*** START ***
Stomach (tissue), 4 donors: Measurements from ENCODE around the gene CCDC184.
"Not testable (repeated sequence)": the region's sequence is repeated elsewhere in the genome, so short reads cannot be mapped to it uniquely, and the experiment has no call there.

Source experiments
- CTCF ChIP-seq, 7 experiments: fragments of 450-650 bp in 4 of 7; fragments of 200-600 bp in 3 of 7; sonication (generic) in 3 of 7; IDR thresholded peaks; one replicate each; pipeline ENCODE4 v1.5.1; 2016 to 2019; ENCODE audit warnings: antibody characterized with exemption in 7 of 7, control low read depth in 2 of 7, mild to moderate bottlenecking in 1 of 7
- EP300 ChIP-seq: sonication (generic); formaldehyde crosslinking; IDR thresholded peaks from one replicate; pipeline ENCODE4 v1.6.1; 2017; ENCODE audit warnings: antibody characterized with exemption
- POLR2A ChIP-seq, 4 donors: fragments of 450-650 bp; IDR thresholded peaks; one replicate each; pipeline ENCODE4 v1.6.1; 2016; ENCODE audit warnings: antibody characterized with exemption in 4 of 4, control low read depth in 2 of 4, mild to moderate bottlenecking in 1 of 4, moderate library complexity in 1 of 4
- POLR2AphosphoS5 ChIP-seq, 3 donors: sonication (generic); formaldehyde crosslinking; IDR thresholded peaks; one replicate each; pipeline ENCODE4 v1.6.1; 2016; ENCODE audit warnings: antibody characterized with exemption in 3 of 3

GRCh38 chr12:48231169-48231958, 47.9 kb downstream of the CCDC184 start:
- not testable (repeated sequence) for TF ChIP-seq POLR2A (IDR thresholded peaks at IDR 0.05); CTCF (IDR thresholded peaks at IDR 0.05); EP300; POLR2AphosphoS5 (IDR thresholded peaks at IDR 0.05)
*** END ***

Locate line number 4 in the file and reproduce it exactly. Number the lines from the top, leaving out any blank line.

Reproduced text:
- CTCF ChIP-seq, 7 experiments: fragments of 450-650 bp in 4 of 7; fragments of 200-600 bp in 3 of 7; sonication (generic) in 3 of 7; IDR thresholded peaks; one replicate each; pipeline ENCODE4 v1.5.1; 2016 to 2019; ENCODE audit warnings: antibody characterized with exemption in 7 of 7, control low read depth in 2 of 7, mild to moderate bottlenecking in 1 of 7